What dreams may come

Dave Wilson considers the humble electric alarm clock, and decides that a prototype design from MIT Media Labs should come with wings.

“Dawn: When men of reason go to bed.” – Ambrose Bierce

I like sleeping. It’s one of the things I do well. And, as my dad used to say, if you find something that you are good at, stick with it.

So it goes without saying that I do not like alarm clocks. I had one once, years ago. It was one of those rather annoying items with a large red LED display and a radio built in.

But it did have one very useful feature. It had a snooze button. So after setting the alarm for 7.30am, I could fall soundly asleep safe in the knowledge that even after I had been rudely awoken by the pedal steel sound of WLLR, I could get an extra 15 or 30 minutes in bed by whacking the snooze button once, twice or however long I liked.

After several months of it though, I got fed up. And eventually, I simply decided to go to bed early enough so that I would wake up refreshed without the need to be awoken by such a monstrous invention. And to this day, that’s just what I’ve done [This is a joke, right?! Deputy Ed].

But some folks, it appears, aren’t quite as logical as I am. It seems that some of them are simply addicted to their snooze buttons. So much so, that each time they are awoken by their alarm clocks, they continue to hit them, grabbing extra 15 minutes or so of sleep between snooze intervals. Until of course, they are late for work!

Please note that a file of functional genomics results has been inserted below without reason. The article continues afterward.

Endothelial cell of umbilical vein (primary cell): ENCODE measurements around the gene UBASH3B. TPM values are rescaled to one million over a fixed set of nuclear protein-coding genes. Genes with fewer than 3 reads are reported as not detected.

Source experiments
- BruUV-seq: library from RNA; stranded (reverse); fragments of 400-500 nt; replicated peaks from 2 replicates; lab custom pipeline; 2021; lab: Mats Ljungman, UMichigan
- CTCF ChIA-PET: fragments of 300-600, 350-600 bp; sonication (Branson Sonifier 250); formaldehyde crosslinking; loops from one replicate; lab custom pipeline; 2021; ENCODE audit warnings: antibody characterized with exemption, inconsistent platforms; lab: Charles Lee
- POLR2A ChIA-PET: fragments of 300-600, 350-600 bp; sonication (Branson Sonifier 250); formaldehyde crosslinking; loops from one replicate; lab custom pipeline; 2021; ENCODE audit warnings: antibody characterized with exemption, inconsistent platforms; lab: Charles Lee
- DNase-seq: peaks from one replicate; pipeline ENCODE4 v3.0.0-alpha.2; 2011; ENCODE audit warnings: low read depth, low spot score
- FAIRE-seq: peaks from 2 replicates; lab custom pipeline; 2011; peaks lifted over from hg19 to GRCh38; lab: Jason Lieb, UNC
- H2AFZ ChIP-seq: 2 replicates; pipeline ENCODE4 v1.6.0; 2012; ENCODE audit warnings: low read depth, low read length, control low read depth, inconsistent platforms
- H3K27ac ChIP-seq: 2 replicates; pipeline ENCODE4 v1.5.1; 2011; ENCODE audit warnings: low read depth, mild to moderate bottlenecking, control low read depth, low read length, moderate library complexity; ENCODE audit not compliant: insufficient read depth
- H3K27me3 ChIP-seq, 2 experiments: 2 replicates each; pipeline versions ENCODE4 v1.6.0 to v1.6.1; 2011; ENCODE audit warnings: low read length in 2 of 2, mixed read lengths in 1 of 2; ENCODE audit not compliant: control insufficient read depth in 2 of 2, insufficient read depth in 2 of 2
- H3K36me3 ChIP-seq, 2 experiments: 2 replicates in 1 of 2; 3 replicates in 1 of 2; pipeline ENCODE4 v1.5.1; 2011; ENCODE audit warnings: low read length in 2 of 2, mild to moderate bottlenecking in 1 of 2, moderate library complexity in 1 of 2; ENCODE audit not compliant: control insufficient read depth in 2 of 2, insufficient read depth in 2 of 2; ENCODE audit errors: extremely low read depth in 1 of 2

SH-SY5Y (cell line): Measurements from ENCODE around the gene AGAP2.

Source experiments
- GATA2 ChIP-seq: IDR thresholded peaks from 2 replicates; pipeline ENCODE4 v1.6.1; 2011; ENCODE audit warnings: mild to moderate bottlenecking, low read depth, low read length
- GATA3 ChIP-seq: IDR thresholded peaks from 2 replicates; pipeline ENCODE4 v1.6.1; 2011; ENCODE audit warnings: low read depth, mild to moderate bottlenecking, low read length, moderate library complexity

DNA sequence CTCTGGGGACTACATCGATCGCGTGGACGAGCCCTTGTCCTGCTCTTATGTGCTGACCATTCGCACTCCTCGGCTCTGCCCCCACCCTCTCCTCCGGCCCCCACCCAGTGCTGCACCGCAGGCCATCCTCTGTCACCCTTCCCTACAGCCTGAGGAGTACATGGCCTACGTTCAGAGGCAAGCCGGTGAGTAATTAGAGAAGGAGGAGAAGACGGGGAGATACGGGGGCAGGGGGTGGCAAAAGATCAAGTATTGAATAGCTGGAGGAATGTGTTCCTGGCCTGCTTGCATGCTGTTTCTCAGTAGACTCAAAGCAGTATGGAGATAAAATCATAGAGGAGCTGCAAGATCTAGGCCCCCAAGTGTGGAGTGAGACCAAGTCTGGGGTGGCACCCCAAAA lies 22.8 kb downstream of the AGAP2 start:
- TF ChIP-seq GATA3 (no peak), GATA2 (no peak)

Recognising this as a serious issue, Gauri Nanda, a Research Associate at MIT Media Labs has developed an alarm clock with a difference.

When Nanda’s ‘Clocky’ alarm clock goes off and the snooze button is pressed, it will roll off the bedside table and wheel away, bumping into objects on the floor until it eventually finds a spot to rest.

Minutes later, when the alarm sounds again, you must get up out of bed and search for it, ensuring that you’ll be wide awake before you turn it off. Small wheels enable it to move and reposition itself, and an internal processor helps it find a new hiding spot every day.

As amusing as this invention is, I am quite prepared to wait a very long time until it reaches commercialisation. Especially if the production models look anything like the MIT prototype.

Because it sure is an ugly looking cuss. Imagine, if you will, a toilet roll covered in carpet shag with a couple of rather cheap and nasty looking Meccano wheels stuck to it and a rather rubbishy LCD display poking out its middle.

Waking up with this young lady might take the sting out of Clocky

But, as repulsive as it is, that’s not my main issue with the thing. No, what I really object to is the fact that, in reality, rather than actually solving the ‘problem’ caused by its less motivated cousins, it just makes life more miserable than ever for its owner.

Can anyone in his right mind really imagine running around their bedroom at 7.30 am in the morning searching for the thing after it has decided to go hide? I’d only have to find it once, that’s for sure. Because for its next trick, it might like to see how well it could fly out the bedroom window.